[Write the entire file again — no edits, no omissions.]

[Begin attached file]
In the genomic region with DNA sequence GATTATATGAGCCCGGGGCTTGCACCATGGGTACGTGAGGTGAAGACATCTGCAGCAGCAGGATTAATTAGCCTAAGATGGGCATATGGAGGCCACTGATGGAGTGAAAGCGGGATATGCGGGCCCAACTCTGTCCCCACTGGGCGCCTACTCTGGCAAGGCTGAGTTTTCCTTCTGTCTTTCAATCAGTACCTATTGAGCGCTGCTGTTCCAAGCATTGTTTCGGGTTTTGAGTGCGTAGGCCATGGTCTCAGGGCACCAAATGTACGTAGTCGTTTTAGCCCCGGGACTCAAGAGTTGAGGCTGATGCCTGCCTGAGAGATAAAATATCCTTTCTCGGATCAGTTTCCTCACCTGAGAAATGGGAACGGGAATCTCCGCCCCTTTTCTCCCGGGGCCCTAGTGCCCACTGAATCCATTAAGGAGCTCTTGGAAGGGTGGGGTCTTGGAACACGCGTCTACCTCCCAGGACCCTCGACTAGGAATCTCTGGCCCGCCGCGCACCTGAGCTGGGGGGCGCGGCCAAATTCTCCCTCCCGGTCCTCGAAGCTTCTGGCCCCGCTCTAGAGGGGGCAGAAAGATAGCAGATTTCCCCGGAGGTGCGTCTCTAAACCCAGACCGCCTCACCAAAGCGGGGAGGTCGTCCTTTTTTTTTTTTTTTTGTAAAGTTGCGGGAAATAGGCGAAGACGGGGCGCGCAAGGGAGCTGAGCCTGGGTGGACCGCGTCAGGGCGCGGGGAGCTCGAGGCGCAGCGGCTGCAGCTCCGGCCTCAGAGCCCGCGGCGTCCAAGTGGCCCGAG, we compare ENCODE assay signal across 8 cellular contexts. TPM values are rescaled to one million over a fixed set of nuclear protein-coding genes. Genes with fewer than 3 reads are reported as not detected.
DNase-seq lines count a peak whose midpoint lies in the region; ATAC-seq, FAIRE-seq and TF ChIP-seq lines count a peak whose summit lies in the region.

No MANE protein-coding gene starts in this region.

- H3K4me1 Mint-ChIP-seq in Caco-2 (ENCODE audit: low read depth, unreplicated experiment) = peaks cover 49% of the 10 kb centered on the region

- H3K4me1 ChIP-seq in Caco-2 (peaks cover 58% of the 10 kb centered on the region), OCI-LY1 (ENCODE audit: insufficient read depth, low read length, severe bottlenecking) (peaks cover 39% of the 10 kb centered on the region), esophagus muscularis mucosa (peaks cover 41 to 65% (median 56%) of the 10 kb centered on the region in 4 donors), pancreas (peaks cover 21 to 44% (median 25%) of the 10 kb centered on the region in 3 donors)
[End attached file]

In the genomic region with DNA sequence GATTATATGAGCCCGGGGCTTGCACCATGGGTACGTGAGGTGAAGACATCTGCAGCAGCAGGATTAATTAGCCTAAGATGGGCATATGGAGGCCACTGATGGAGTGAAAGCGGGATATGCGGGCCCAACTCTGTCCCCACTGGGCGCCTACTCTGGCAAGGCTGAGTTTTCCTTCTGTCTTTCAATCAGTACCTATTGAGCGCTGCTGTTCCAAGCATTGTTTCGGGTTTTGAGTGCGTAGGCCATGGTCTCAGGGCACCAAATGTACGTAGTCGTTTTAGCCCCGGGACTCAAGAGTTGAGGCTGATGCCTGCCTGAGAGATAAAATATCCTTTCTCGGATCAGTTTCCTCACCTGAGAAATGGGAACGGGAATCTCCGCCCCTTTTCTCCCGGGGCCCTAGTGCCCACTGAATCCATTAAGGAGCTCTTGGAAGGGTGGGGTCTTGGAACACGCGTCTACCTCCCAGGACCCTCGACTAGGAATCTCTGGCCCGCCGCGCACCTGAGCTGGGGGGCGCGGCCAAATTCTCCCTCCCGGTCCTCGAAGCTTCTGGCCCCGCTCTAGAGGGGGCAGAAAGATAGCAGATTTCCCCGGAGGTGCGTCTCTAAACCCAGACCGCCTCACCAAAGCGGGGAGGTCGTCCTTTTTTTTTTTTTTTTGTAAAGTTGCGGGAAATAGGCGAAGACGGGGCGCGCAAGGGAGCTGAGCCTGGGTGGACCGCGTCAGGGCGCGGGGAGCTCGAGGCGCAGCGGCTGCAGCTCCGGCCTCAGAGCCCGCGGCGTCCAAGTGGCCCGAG, we compare ENCODE assay signal across 8 cellular contexts. TPM values are rescaled to one million over a fixed set of nuclear protein-coding genes. Genes with fewer than 3 reads are reported as not detected.
DNase-seq lines count a peak whose midpoint lies in the region; ATAC-seq, FAIRE-seq and TF ChIP-seq lines count a peak whose summit lies in the region.

No MANE protein-coding gene starts in this region.

- H3K4me1 Mint-ChIP-seq in Caco-2 (ENCODE audit: low read depth, unreplicated experiment) = peaks cover 49% of the 10 kb centered on the region

- H3K4me1 ChIP-seq in Caco-2 (peaks cover 58% of the 10 kb centered on the region), OCI-LY1 (ENCODE audit: insufficient read depth, low read length, severe bottlenecking) (peaks cover 39% of the 10 kb centered on the region), esophagus muscularis mucosa (peaks cover 41 to 65% (median 56%) of the 10 kb centered on the region in 4 donors), pancreas (peaks cover 21 to 44% (median 25%) of the 10 kb centered on the region in 3 donors)